Review: ‘Unrest,’ a Personal Account of Chronic Fatigue Syndrome

Jennifer Brea is the director and subject of the documentary “Unrest.” CreditJason Frank Rothenberg/Shella Films

Nearly 30 years after chronic fatigue syndrome was given its unfortunate name, it’s still not understood or even completely accepted by the medical world: No definitive cause has been identified, nor any consensus treatment. And while it affects an estimated 1 million Americans and 17 million globally, those with the condition are often dismissed as suffering from psychosomatic disorders.

If nothing else, “Unrest,” by Jennifer Brea, demonstrates just how debilitating chronic fatigue syndrome, also known as myalgic encephalomyelitis, can be. Ms. Brea, herself a victim, was a well-traveled Ph.D. student at Harvard who fell ill after a high fever in 2011. Along with exhaustion, she experienced loss of muscle control, the inability to speak coherently, pain, and extreme sensitivity to light and noise. Specialists at first concluded that she was dehydrated or stressed; one even suggested a delayed reaction to some childhood trauma that she might not recall.

A preview of the film.

By SHELLA FILMS on Publish DateSeptember 15, 2017. Photo by Jason Frank Rothenberg/Shella Films. Watch in Times Video »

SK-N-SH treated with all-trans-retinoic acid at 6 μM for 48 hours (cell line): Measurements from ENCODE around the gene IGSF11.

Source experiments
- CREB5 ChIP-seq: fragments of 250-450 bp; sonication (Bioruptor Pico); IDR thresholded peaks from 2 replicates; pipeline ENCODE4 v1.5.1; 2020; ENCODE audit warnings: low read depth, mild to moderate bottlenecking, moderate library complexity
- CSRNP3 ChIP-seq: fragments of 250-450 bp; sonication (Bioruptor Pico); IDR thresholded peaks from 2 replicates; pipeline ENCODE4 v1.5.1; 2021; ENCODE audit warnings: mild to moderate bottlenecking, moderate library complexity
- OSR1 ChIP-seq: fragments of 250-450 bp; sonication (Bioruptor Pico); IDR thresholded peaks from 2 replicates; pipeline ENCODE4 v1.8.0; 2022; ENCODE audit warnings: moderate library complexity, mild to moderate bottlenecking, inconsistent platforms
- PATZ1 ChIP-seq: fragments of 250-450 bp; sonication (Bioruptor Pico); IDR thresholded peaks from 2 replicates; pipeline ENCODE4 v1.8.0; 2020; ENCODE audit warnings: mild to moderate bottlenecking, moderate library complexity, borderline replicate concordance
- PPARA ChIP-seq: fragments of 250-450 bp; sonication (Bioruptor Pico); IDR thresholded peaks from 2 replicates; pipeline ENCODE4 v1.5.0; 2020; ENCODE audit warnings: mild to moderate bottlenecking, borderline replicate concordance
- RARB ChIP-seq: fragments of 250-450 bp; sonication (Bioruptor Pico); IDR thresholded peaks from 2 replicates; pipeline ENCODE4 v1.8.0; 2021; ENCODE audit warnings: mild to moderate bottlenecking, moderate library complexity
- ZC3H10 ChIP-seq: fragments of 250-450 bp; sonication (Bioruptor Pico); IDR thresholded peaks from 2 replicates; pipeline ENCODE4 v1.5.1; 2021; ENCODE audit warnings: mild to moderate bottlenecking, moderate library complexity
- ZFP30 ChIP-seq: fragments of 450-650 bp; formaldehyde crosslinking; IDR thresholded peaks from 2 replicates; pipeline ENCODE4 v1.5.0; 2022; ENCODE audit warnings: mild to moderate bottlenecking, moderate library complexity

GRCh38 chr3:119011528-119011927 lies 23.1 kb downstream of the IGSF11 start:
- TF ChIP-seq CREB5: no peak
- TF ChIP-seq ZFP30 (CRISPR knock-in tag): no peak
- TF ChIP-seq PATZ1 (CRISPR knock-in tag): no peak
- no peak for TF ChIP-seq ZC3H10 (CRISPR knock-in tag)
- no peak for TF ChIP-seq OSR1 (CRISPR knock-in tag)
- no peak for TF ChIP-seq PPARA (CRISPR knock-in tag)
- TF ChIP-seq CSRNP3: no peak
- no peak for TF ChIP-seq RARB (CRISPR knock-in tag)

In trying to understand chronic fatigue syndrome, Ms. Brea found other sufferers online and includes some of their stories here — a young Englishwoman bedridden for eight years, a Danish girl kept against her will in a psychiatric hospital for three years. Other interviews lightly sketch the history of the medical response to the syndrome, and how utterly insufficient it seems to be. Research money is only a small fraction, the film says, of that for multiple sclerosis, a condition afflicting roughly half as many Americans.

Mainly, though, “Unrest” is a video diary and, as such, is not always easy to watch. Ms. Brea bravely spares very little in showing how the disease literally leveled her life — at times leaving her crawling the floor — and strained her marriage. The film is also not vested in an upbeat ending. Rather, it powerfully insists on giving a voice to victims whose greatest challenge, apart from their symptoms, is surmounting a world of indifference.

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